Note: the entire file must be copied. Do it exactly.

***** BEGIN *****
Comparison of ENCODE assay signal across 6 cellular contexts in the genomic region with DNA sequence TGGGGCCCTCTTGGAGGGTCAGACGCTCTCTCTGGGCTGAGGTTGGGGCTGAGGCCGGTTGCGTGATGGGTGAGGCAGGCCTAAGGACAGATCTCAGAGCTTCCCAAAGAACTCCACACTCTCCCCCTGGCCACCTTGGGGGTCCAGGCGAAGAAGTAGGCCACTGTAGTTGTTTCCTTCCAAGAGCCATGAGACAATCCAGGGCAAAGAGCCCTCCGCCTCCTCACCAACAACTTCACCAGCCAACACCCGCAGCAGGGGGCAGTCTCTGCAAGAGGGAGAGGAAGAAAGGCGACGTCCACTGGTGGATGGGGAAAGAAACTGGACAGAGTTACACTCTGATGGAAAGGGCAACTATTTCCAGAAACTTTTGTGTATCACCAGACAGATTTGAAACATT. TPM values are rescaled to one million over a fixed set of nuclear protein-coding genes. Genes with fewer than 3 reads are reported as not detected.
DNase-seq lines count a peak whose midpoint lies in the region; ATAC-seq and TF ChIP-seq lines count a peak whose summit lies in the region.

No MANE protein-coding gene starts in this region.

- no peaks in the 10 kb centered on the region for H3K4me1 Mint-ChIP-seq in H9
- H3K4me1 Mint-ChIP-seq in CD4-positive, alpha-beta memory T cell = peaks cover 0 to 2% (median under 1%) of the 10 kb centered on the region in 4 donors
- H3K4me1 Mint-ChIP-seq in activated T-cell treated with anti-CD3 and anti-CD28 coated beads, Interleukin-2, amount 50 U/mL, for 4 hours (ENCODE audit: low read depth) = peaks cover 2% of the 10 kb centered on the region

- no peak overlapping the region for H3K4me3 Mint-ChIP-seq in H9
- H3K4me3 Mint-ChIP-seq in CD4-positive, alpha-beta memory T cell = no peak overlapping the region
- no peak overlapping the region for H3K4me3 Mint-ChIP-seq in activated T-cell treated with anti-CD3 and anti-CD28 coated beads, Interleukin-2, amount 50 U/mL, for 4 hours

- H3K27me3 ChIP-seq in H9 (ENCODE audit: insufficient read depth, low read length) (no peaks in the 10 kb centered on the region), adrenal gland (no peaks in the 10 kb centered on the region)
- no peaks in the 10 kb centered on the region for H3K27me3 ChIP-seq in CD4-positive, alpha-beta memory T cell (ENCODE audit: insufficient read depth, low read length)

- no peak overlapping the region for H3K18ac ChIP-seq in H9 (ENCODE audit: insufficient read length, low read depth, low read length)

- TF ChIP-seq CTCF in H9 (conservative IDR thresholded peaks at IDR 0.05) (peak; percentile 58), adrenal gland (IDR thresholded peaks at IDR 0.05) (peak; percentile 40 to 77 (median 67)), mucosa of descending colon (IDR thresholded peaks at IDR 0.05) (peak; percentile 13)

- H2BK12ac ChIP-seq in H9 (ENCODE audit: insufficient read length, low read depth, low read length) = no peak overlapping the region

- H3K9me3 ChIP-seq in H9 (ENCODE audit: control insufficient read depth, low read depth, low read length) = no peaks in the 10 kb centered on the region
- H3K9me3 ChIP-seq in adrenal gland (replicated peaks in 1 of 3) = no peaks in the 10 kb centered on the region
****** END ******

Comparison of ENCODE assay signal across 6 cellular contexts in the genomic region with DNA sequence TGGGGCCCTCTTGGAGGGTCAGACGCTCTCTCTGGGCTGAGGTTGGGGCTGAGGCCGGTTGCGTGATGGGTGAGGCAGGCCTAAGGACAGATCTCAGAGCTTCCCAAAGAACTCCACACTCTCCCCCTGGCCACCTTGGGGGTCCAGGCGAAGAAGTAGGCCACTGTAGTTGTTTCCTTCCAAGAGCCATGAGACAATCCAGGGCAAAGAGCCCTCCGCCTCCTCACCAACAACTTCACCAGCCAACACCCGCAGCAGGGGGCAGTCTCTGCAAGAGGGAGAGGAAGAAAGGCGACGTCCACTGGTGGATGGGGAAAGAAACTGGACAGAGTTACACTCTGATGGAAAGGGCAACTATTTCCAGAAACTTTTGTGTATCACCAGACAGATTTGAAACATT. TPM values are rescaled to one million over a fixed set of nuclear protein-coding genes. Genes with fewer than 3 reads are reported as not detected.
DNase-seq lines count a peak whose midpoint lies in the region; ATAC-seq and TF ChIP-seq lines count a peak whose summit lies in the region.

No MANE protein-coding gene starts in this region.

- no peaks in the 10 kb centered on the region for H3K4me1 Mint-ChIP-seq in H9
- H3K4me1 Mint-ChIP-seq in CD4-positive, alpha-beta memory T cell = peaks cover 0 to 2% (median under 1%) of the 10 kb centered on the region in 4 donors
- H3K4me1 Mint-ChIP-seq in activated T-cell treated with anti-CD3 and anti-CD28 coated beads, Interleukin-2, amount 50 U/mL, for 4 hours (ENCODE audit: low read depth) = peaks cover 2% of the 10 kb centered on the region

- no peak overlapping the region for H3K4me3 Mint-ChIP-seq in H9
- H3K4me3 Mint-ChIP-seq in CD4-positive, alpha-beta memory T cell = no peak overlapping the region
- no peak overlapping the region for H3K4me3 Mint-ChIP-seq in activated T-cell treated with anti-CD3 and anti-CD28 coated beads, Interleukin-2, amount 50 U/mL, for 4 hours

- H3K27me3 ChIP-seq in H9 (ENCODE audit: insufficient read depth, low read length) (no peaks in the 10 kb centered on the region), adrenal gland (no peaks in the 10 kb centered on the region)
- no peaks in the 10 kb centered on the region for H3K27me3 ChIP-seq in CD4-positive, alpha-beta memory T cell (ENCODE audit: insufficient read depth, low read length)

- no peak overlapping the region for H3K18ac ChIP-seq in H9 (ENCODE audit: insufficient read length, low read depth, low read length)

- TF ChIP-seq CTCF in H9 (conservative IDR thresholded peaks at IDR 0.05) (peak; percentile 58), adrenal gland (IDR thresholded peaks at IDR 0.05) (peak; percentile 40 to 77 (median 67)), mucosa of descending colon (IDR thresholded peaks at IDR 0.05) (peak; percentile 13)

- H2BK12ac ChIP-seq in H9 (ENCODE audit: insufficient read length, low read depth, low read length) = no peak overlapping the region

- H3K9me3 ChIP-seq in H9 (ENCODE audit: control insufficient read depth, low read depth, low read length) = no peaks in the 10 kb centered on the region
- H3K9me3 ChIP-seq in adrenal gland (replicated peaks in 1 of 3) = no peaks in the 10 kb centered on the region